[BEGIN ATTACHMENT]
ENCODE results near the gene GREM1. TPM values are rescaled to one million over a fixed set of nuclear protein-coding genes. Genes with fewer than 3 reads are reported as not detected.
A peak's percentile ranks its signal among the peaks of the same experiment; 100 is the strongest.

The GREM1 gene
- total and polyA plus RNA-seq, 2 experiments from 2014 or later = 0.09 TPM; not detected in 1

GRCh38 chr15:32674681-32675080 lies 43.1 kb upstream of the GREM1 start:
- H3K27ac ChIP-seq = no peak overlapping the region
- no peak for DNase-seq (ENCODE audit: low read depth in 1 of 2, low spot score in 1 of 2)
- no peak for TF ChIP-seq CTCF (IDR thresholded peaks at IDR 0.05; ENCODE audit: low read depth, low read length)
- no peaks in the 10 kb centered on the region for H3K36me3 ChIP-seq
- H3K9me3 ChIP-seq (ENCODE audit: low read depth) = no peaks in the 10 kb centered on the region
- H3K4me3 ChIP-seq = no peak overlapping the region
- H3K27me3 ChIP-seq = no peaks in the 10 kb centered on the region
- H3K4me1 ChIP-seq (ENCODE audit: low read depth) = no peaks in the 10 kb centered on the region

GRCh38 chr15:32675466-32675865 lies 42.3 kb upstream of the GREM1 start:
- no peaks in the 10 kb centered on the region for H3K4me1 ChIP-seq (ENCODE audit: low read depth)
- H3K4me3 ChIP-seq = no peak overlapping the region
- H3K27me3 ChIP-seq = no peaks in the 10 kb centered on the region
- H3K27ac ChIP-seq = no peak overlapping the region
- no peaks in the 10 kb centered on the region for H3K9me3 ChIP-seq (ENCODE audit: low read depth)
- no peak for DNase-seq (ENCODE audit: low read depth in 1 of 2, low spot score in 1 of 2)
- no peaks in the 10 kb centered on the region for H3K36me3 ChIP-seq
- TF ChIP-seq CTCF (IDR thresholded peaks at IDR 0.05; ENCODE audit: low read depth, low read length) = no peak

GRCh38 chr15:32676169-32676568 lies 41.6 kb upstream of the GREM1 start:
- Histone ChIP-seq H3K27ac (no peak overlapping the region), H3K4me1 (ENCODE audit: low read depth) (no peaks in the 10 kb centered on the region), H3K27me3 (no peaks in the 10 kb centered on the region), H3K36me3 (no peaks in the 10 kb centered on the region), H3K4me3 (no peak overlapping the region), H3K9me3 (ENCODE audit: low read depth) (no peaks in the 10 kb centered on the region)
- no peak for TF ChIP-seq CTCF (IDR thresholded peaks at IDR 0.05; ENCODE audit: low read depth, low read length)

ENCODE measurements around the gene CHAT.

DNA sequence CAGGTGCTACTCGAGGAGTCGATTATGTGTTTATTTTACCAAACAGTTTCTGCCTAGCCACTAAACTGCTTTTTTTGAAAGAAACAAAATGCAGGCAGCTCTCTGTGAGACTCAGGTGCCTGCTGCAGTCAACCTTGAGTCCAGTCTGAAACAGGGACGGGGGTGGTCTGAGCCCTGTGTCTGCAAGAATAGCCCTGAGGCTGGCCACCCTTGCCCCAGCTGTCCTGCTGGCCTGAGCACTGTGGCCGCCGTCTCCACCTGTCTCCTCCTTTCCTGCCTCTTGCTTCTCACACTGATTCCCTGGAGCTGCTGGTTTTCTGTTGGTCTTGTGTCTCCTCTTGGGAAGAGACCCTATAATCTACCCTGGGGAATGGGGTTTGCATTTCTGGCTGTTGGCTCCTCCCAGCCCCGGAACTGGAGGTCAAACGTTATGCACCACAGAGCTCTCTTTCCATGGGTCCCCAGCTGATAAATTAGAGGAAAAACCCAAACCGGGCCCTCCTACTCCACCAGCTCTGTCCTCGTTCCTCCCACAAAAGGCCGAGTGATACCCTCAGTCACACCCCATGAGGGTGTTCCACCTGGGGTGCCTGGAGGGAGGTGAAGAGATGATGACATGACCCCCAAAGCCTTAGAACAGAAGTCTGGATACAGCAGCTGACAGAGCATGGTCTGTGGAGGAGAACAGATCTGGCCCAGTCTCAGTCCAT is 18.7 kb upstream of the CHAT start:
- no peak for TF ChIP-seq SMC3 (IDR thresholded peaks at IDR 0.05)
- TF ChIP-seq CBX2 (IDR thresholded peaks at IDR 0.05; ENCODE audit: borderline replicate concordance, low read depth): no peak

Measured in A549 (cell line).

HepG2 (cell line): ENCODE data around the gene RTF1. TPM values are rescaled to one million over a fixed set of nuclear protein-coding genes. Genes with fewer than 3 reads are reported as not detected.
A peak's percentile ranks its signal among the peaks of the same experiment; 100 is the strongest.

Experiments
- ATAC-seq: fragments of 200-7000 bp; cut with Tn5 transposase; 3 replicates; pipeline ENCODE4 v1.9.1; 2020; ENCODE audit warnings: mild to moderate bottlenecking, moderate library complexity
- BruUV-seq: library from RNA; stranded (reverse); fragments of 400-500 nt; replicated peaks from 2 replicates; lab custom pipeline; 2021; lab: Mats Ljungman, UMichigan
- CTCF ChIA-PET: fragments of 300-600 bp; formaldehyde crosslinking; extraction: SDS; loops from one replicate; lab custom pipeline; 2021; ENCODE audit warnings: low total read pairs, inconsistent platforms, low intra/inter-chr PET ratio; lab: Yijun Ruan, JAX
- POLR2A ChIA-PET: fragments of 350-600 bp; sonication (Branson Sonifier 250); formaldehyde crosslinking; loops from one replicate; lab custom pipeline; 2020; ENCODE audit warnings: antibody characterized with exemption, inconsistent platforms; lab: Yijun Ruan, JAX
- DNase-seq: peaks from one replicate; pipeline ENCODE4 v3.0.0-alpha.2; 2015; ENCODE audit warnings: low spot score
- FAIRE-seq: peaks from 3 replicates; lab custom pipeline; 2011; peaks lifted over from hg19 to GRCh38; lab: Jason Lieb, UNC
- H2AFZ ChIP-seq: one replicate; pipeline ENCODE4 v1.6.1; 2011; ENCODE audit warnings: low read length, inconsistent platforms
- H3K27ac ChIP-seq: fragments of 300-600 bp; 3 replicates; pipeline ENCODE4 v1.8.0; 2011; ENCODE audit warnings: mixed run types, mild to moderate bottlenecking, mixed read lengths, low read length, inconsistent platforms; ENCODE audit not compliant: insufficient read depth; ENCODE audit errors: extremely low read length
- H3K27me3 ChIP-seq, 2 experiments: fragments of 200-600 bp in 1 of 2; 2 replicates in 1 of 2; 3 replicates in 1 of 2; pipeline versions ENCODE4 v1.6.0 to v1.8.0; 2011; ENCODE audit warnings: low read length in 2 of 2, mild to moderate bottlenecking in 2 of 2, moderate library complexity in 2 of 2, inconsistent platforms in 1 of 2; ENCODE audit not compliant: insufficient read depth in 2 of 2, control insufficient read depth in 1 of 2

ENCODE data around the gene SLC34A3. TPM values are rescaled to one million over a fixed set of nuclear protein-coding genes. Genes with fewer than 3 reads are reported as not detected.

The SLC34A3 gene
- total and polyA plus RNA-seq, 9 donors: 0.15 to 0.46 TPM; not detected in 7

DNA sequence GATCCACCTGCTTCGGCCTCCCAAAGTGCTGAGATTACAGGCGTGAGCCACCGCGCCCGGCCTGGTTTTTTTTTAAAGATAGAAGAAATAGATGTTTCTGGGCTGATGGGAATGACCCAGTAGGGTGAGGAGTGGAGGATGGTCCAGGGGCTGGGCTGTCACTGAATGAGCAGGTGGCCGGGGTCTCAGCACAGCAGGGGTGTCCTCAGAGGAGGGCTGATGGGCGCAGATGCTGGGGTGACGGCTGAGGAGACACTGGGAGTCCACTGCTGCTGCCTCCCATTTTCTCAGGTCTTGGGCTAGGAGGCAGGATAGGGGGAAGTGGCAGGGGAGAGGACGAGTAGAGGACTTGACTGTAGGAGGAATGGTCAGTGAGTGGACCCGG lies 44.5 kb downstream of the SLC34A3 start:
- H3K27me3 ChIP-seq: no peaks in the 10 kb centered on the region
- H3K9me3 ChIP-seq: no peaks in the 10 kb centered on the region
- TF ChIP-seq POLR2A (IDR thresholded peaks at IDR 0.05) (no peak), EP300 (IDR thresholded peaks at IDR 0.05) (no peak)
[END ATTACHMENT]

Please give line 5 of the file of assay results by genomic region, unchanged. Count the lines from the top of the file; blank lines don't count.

GRCh38 chr15:32674681-32675080 lies 43.1 kb upstream of the GREM1 start: